Patients can live for years in this state of hyper-vigilance.
If (when) I say something cringe-worthy or take a public tumble, it will embarrass me for that moment, and then it’s over (until I remember it later and feel embarrassed all over again, as is the bizarre nature of embarrassment).
But if you’re living with a fistula, you’re living with daily — hourly — embarrassment. The constant assault on the psyche can change a person’s entire worldview, and their understanding of their place within it.
Recently, I was reading through a transcript of a patient interview that seemed to encapsulate so much of the typical experience a woman living with fistula endures. A social worker asked: when you first came here, what was on your mind?
“I am the only fistula patient!” the patient said. She meant, you’ve probably never met anyone with my problem. “I thought, I’ll be so embarrassed to tell you about my illness. I’m embarrassed to talk about this disease because I’m probably the only one!” The thought of having to find the words to explain what was wrong with her — even to a doctor — seemed yet one more humiliation to endure.
But then, she said, relief: “I came here to find out that many people have this problem. All of us are fistula patients.” She had no idea there were others like her.
Knowing lessened her burden. Some of her embarrassment lifted away for the first time in years.
The thing about embarrassment is that it can’t be experienced alone. It is precisely because one is interacting with others that the possibility for embarrassment comes into play. It is a highly social emotion.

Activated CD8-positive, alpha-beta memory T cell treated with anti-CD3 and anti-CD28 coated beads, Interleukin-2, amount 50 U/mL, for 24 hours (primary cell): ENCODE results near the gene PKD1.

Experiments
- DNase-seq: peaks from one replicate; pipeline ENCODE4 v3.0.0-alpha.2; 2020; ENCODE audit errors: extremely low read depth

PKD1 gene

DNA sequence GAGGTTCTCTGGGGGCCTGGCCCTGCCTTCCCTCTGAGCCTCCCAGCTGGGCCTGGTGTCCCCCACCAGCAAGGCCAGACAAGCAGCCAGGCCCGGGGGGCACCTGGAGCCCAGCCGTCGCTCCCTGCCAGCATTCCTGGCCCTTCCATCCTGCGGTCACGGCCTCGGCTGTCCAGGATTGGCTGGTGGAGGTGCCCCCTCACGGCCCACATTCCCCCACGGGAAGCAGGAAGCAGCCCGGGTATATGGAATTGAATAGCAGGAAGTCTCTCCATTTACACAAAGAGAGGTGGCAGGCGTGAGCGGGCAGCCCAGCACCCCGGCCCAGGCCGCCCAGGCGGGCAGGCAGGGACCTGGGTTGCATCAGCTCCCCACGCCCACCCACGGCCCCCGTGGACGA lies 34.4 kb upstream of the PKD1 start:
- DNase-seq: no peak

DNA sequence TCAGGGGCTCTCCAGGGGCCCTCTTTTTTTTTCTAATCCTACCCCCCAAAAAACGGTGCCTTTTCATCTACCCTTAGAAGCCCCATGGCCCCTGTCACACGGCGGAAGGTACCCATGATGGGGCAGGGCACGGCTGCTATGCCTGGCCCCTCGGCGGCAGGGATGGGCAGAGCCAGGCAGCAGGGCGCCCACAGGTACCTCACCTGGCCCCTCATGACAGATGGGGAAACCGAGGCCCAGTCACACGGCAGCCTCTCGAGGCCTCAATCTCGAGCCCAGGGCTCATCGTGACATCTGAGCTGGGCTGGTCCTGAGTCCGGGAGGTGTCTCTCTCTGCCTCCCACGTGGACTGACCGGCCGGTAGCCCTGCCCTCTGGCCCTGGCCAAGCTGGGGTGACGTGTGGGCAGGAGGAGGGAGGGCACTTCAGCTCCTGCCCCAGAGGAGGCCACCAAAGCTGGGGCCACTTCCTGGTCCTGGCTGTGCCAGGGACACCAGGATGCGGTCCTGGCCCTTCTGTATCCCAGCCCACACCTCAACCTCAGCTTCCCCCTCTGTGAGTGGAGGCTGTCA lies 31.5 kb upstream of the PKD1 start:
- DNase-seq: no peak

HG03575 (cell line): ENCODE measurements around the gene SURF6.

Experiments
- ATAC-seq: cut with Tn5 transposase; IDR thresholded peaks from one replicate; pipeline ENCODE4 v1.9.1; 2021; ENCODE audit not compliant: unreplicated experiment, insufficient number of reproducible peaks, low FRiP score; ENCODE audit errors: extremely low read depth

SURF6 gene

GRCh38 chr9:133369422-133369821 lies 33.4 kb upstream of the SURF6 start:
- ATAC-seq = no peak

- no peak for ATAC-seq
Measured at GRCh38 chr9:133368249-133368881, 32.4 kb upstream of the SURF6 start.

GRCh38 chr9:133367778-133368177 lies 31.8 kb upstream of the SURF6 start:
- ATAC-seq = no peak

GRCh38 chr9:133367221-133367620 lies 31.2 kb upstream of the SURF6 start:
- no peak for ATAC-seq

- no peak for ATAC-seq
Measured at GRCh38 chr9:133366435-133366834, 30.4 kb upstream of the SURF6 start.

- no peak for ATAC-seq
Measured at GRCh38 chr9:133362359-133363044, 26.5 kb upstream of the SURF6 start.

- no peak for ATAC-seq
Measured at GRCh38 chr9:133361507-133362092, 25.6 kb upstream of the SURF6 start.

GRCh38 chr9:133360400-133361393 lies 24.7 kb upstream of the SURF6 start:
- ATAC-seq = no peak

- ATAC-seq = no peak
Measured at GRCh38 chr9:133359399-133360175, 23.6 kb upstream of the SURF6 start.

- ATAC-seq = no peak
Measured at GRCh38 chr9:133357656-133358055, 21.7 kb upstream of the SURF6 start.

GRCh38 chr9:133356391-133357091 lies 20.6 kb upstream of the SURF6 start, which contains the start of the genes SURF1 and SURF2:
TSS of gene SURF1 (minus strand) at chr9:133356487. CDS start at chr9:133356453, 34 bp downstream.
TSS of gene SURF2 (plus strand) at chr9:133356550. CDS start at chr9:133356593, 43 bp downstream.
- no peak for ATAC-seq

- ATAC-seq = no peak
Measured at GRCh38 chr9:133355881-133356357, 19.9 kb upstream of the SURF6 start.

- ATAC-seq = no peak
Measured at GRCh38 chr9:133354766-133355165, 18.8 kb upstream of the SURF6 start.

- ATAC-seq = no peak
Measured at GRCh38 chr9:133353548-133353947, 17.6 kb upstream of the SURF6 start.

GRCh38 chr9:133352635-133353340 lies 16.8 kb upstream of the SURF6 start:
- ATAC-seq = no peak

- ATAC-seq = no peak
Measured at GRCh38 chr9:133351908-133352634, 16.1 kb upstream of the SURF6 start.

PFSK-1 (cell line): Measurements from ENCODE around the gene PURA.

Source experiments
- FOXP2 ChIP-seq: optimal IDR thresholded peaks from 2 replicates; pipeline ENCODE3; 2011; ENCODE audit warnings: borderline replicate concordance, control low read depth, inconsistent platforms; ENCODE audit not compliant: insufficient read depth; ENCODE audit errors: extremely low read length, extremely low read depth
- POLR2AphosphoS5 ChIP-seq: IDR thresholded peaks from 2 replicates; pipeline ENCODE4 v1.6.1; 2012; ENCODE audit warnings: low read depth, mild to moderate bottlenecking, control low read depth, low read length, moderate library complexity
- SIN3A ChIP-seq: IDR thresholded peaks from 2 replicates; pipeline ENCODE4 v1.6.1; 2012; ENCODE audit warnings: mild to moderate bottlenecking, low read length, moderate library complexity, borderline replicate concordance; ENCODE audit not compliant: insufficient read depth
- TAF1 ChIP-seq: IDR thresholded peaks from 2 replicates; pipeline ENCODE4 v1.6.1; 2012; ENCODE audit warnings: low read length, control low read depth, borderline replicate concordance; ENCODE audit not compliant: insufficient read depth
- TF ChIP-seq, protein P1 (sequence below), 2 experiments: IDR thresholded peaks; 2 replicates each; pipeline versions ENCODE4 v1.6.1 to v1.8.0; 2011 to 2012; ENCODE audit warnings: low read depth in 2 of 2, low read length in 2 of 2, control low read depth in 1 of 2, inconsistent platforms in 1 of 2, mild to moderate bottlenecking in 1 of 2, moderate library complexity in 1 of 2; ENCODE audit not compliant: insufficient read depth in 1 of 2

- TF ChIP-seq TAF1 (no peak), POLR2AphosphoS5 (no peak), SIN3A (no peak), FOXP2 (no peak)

One of our goals within the communities where we work is to de-stigmatize the condition. We try to convey that this is just an injury, like a broken arm. It’s not contagious, not a punishment or a curse. It’s not a moral judgment. No one would be ashamed to admit they had a broken bone; why should they be ashamed of a broken vagina?
But of course, they are. Because a broken vagina means broken dignity. And dignity is the opposite of embarrassment. It is almost impossible to experience both simultaneously.
As we continue to study what can be done to improve a patient’s overall quality of life, embarrassment will remain a topic of central concern. We may learn that, for some, a fistula proves to be an inescapable reputational blemish, even once the patient is repaired and dry. We can’t erase a community’s collective memory. So when she no longer smells, will those around her be able to disassociate her from the embarrassing characteristic that, in the community’s eyes, used to define her? Will she be able to see herself as someone with nothing to be embarrassed about?
While conducting follow-ups with patients post-repair, we are learning that some of them have moved to new communities. We don’t yet have the data to tell a full story, but we recognize that, for many women, starting over and creating a new identity — wherein they were never known as “that woman who always smelled bad” — might be the only solution they can envision.
But in rural Madagascar, where many people spend their whole lives in the village where they were born, moving away is its own kind of trauma — especially if you feel it’s your only option. It is a drastic step, and a steep price to pay on top of already having lived with an injury that had such a ruinous effect on your quality of life.
An hour or two in an operating theater is usually all a woman needs to be fully healed, physically. If the emotional effects linger long after physical repair, we need to be paying a lot more attention to this aspect of their care. We know there are ways we can equip our patients with the cognitive tools they need to feel capable of re-entering their communities and living full lives. But we may need help uncovering exactly what those tools are.
We learned a lot from our patients this past year, and are grateful to those who shared their stories, their insecurities, and their ambitions with us. None of this is easy to talk about. In 2022, we hope we can use such insights to improve the quality of life for hundreds more women with fistula, in Madagascar and in the many countries where women live with embarrassment every day.